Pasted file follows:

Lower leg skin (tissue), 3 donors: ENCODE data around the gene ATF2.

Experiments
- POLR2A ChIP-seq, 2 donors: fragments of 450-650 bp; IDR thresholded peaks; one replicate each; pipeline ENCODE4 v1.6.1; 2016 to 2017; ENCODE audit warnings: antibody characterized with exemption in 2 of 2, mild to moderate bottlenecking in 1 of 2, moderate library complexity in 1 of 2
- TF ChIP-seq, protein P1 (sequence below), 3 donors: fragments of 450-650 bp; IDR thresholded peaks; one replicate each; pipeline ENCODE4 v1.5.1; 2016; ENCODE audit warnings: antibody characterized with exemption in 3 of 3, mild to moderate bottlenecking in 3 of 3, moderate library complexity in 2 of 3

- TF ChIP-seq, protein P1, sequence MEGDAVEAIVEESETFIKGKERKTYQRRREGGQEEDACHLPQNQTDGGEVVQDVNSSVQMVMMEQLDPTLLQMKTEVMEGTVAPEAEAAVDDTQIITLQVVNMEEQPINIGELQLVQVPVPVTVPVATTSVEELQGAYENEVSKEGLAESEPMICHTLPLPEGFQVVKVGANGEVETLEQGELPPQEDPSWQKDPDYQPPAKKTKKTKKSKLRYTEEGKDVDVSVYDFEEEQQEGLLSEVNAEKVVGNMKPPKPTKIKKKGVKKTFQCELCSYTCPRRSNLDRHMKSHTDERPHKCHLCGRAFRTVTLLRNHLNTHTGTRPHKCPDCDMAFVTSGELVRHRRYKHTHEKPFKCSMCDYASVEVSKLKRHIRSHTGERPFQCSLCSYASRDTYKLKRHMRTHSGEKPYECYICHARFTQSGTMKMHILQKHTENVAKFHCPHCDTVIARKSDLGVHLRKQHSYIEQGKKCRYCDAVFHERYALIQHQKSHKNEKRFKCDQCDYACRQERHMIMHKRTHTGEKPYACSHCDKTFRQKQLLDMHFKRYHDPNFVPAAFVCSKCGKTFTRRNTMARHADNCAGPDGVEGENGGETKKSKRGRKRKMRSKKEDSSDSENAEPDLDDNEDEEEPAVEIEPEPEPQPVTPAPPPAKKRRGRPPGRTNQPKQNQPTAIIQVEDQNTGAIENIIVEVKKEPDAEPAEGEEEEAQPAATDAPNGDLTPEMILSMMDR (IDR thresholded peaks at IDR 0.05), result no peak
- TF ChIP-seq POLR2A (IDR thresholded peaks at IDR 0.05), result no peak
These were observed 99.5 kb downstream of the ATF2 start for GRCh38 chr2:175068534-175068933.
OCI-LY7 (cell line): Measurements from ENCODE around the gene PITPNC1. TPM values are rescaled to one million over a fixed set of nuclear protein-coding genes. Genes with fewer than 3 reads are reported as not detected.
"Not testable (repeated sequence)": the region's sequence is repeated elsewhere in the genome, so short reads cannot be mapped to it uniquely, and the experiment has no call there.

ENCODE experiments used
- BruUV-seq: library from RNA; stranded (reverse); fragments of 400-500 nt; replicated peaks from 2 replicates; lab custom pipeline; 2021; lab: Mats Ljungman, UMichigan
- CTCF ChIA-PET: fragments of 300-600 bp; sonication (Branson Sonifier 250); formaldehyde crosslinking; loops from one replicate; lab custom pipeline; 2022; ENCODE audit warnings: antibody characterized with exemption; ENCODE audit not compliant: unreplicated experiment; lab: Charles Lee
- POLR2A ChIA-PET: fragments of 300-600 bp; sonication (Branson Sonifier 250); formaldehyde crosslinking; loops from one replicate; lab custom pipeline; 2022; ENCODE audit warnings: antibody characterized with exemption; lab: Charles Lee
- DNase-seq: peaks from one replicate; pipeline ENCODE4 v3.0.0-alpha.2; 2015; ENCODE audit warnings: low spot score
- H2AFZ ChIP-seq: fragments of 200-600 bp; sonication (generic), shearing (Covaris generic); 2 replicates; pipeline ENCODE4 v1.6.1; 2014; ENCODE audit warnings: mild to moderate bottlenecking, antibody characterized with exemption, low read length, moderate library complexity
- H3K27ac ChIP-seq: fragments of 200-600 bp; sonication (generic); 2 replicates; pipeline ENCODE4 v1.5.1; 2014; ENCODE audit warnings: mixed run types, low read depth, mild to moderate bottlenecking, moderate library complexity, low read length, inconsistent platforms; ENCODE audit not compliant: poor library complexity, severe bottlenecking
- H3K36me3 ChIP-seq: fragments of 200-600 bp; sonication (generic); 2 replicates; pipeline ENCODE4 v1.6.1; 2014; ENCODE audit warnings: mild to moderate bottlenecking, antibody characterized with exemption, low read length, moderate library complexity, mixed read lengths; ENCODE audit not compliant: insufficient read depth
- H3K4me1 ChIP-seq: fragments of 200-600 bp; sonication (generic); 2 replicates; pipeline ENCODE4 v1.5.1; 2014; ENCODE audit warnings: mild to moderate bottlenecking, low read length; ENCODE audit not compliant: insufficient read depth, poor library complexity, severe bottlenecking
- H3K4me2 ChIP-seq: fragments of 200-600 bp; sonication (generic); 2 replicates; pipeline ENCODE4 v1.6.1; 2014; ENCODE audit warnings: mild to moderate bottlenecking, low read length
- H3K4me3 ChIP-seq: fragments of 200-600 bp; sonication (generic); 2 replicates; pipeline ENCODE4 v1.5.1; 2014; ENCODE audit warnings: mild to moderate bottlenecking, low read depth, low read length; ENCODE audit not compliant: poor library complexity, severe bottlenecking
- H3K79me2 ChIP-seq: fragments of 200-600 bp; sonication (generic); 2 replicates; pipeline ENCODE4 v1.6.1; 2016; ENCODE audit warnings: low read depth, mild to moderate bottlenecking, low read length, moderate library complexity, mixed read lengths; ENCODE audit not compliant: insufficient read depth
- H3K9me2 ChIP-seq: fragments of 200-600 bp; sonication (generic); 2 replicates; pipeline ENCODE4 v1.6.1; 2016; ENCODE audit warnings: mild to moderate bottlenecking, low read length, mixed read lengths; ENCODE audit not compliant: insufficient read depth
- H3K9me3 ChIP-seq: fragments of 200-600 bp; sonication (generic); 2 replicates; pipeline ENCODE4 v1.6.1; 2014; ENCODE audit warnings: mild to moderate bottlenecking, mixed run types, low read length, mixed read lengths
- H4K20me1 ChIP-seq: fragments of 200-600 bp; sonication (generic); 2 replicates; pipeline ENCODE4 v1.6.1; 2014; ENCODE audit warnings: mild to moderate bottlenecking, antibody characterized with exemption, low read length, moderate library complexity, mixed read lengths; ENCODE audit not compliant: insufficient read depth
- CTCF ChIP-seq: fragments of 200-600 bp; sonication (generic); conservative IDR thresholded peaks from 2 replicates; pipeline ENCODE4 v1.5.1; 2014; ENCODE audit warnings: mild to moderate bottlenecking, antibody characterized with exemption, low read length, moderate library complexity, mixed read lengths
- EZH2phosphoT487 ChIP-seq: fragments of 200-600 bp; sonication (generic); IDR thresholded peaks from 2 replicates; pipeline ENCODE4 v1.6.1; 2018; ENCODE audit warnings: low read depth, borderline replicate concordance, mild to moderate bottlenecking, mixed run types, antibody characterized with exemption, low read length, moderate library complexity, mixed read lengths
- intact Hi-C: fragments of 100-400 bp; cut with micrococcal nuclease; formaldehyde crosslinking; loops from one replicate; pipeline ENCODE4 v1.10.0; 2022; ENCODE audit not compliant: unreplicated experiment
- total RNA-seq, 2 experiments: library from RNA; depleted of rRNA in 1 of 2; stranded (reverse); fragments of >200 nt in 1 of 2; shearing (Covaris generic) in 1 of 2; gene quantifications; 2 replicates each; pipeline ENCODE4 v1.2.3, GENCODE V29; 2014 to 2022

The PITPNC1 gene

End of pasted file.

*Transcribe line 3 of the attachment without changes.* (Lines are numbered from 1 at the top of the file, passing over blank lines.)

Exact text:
- POLR2A ChIP-seq, 2 donors: fragments of 450-650 bp; IDR thresholded peaks; one replicate each; pipeline ENCODE4 v1.6.1; 2016 to 2017; ENCODE audit warnings: antibody characterized with exemption in 2 of 2, mild to moderate bottlenecking in 1 of 2, moderate library complexity in 1 of 2